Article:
Liturgy should say what it means, and …

The chiasmus that is so often quoted about liturgy these days is that liturgical writing should say what it means and mean what it says. By and large, I agree with that, though we do have to allow space for the times when we cannot grasp or explain all that God is.

However, I have a wee problem brewing at the moment. The truth is, I don’t understand all the collects that I get presented with for Evensong. Take the one for this Sunday:

ALMIGHTY and merciful God, of whose only gift it cometh that thy faithful people do unto thee true and laudable service: Grant, we beseech thee, that we may so faithfully serve thee in this life, that we fail not finally to attain thy heavenly promises; through the merits of Jesus Christ our Lord. Amen.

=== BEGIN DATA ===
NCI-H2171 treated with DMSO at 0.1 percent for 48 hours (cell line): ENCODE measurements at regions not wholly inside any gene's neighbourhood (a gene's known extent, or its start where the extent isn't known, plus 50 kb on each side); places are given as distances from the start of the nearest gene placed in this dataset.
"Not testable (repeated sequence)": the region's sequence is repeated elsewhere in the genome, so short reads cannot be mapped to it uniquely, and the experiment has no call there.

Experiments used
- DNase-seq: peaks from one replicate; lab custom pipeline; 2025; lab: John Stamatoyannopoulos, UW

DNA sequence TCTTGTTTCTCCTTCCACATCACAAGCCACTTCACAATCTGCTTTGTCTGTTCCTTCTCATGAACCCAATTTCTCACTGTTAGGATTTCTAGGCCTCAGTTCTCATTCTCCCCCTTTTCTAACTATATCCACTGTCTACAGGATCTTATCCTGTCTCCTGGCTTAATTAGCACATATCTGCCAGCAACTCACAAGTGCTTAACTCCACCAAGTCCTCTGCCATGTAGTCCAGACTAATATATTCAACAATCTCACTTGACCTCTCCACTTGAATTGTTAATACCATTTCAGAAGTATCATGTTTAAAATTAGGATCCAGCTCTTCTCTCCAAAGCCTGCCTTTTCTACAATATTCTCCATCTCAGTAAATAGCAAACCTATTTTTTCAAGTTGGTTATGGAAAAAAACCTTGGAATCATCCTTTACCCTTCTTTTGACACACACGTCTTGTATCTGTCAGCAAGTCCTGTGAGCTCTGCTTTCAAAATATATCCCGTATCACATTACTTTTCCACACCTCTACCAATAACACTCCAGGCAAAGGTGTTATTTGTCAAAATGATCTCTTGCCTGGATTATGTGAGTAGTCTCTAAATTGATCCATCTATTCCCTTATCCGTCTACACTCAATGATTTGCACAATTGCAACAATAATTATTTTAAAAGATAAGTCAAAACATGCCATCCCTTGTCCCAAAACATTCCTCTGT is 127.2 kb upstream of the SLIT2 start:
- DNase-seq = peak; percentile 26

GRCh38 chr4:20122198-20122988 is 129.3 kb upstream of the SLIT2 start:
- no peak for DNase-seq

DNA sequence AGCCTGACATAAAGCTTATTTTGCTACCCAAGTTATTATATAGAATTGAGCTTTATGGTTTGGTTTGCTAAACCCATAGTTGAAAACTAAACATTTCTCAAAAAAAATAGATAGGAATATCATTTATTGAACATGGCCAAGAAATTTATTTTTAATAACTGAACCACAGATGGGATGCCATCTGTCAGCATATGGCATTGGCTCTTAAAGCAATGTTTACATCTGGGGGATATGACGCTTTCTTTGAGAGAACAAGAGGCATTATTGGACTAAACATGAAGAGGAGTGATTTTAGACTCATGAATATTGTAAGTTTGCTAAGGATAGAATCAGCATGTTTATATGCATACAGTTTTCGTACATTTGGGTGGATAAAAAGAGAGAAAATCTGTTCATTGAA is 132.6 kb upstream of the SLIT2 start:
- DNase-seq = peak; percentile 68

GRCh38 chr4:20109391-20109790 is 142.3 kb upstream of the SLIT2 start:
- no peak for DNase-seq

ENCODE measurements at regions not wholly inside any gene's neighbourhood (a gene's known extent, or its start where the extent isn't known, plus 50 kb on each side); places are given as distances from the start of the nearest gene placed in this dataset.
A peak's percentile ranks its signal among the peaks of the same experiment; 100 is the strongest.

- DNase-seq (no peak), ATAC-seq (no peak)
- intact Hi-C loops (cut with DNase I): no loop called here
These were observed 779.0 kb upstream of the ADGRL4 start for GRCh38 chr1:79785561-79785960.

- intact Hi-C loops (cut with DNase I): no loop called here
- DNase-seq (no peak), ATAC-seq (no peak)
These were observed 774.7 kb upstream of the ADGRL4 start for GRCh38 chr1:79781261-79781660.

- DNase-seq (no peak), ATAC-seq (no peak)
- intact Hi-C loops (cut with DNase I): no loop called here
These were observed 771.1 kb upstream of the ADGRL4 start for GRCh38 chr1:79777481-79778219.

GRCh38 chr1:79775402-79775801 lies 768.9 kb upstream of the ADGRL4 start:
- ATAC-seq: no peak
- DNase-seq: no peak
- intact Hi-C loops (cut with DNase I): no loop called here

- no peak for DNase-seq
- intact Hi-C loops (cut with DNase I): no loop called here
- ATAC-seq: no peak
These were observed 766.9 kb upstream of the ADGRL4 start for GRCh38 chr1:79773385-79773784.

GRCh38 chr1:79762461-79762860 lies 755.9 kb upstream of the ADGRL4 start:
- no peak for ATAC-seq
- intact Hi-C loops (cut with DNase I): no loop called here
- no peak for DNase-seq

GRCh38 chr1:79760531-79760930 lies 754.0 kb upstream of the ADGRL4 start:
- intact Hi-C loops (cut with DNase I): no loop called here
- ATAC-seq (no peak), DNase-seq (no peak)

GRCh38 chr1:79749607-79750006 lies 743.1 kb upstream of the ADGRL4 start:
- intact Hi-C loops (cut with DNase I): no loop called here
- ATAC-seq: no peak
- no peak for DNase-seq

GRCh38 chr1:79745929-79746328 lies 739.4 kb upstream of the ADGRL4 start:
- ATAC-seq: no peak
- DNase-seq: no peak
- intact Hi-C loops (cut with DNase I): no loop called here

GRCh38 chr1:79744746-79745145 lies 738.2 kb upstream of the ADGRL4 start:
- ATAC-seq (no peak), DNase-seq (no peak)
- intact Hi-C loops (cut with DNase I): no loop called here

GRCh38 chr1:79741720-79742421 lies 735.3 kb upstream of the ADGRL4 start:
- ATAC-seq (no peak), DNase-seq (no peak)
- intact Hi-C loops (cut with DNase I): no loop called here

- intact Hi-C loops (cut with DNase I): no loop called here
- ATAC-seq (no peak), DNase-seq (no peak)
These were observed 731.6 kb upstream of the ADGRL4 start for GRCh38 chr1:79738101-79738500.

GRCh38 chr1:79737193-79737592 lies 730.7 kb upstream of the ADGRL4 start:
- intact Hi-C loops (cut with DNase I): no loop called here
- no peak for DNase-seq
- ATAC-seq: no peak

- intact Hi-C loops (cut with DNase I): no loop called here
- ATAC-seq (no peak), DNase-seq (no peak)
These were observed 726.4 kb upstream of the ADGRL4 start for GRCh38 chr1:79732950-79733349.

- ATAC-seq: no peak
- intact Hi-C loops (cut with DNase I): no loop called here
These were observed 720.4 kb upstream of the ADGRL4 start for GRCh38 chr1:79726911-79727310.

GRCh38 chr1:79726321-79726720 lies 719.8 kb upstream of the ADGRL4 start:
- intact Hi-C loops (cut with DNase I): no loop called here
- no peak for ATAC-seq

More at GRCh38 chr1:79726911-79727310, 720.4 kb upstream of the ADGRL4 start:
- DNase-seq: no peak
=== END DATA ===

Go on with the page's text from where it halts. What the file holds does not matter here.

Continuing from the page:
Now, what exactly does that mean? And even supposing that we understand what it means, do we believe what it says? I know the members of the Prayer Book Society will be hopping up and down on one leg by this time. Brothers and sisters of the PBS, now is your moment. Tell me, should we really keep saying and singing things that we don’t understand? Was that really what Cranmer would have wanted?

You see, I have to sing this stuff. How can you sing a text you just can’t understand the meaning of? I’m baffled.

I’m baffled and I’m going to sing a different collect on Sunday night.

So bite me.

[Talking of chiasmi, I saw a good one today when I was out shopping in Frasers – “better to be looked over than to be overlooked.” Excellent. The stuff that good preaching is made on. It was Mae West, of course].